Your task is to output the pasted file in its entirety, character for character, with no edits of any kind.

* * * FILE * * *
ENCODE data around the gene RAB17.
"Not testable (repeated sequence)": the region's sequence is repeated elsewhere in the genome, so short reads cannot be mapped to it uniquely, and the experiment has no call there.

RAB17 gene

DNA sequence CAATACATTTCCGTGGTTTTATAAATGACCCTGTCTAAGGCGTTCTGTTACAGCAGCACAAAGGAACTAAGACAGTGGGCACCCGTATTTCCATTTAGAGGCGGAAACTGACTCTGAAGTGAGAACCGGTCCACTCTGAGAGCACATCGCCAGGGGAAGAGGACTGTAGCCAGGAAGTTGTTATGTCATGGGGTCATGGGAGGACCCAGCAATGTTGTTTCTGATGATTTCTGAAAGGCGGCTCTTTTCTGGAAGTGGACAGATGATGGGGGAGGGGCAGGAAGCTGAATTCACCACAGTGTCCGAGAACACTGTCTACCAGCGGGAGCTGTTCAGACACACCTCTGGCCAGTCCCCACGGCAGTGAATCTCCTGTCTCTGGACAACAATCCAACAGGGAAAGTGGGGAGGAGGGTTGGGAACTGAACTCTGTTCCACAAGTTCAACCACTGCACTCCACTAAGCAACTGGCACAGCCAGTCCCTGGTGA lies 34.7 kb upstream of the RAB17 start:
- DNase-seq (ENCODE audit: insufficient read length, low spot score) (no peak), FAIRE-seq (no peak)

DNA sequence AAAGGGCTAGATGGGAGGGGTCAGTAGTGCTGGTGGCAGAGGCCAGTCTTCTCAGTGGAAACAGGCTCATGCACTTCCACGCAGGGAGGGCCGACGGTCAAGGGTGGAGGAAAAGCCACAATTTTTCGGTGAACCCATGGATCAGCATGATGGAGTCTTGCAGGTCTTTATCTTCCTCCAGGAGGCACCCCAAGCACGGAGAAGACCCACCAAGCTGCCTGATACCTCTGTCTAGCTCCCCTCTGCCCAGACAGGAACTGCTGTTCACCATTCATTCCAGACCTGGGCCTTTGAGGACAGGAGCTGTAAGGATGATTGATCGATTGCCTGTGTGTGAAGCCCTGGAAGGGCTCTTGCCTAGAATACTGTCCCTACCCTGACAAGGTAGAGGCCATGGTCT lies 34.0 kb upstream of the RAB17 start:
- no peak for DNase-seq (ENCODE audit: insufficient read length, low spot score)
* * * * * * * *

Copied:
ENCODE data around the gene RAB17.
"Not testable (repeated sequence)": the region's sequence is repeated elsewhere in the genome, so short reads cannot be mapped to it uniquely, and the experiment has no call there.

RAB17 gene

DNA sequence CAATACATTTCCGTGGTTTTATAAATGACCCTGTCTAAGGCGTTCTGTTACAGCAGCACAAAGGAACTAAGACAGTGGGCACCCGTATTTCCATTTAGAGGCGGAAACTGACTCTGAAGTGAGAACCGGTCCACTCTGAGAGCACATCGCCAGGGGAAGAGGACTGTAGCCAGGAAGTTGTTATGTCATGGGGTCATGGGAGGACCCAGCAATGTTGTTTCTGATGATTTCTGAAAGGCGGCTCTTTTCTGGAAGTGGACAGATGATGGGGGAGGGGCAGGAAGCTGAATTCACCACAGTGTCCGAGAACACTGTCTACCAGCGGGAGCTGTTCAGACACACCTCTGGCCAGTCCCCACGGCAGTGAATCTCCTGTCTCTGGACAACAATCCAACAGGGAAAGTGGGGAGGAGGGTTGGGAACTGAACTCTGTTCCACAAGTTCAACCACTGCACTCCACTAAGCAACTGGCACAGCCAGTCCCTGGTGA lies 34.7 kb upstream of the RAB17 start:
- DNase-seq (ENCODE audit: insufficient read length, low spot score) (no peak), FAIRE-seq (no peak)

DNA sequence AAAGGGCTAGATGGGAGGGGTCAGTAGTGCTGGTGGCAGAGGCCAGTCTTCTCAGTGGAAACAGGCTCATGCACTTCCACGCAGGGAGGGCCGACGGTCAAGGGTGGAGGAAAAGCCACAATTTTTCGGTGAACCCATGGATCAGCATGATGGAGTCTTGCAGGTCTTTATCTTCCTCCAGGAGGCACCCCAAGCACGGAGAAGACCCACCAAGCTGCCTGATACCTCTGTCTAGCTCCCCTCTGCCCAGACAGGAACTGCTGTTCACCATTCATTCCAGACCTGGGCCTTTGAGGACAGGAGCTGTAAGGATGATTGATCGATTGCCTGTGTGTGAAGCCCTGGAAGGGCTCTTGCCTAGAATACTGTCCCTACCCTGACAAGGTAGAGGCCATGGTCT lies 34.0 kb upstream of the RAB17 start:
- no peak for DNase-seq (ENCODE audit: insufficient read length, low spot score)